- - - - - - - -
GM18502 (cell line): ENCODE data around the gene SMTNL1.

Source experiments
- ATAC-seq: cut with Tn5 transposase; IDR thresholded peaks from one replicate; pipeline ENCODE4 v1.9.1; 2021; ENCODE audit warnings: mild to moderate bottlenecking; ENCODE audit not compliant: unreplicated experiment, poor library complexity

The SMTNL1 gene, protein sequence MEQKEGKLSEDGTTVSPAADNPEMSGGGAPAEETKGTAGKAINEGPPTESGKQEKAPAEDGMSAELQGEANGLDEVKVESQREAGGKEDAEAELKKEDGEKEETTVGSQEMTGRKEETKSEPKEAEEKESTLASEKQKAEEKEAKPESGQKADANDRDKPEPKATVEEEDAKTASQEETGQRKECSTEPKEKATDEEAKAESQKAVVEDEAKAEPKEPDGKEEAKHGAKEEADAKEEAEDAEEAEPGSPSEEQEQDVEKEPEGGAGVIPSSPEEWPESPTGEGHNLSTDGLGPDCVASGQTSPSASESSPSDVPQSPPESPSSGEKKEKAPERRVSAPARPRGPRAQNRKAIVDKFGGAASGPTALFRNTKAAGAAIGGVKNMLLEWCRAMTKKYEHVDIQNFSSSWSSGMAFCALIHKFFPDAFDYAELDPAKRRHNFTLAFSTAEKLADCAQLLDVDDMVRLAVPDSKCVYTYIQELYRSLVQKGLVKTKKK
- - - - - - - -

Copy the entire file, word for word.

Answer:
GM18502 (cell line): ENCODE data around the gene SMTNL1.

Source experiments
- ATAC-seq: cut with Tn5 transposase; IDR thresholded peaks from one replicate; pipeline ENCODE4 v1.9.1; 2021; ENCODE audit warnings: mild to moderate bottlenecking; ENCODE audit not compliant: unreplicated experiment, poor library complexity

The SMTNL1 gene, protein sequence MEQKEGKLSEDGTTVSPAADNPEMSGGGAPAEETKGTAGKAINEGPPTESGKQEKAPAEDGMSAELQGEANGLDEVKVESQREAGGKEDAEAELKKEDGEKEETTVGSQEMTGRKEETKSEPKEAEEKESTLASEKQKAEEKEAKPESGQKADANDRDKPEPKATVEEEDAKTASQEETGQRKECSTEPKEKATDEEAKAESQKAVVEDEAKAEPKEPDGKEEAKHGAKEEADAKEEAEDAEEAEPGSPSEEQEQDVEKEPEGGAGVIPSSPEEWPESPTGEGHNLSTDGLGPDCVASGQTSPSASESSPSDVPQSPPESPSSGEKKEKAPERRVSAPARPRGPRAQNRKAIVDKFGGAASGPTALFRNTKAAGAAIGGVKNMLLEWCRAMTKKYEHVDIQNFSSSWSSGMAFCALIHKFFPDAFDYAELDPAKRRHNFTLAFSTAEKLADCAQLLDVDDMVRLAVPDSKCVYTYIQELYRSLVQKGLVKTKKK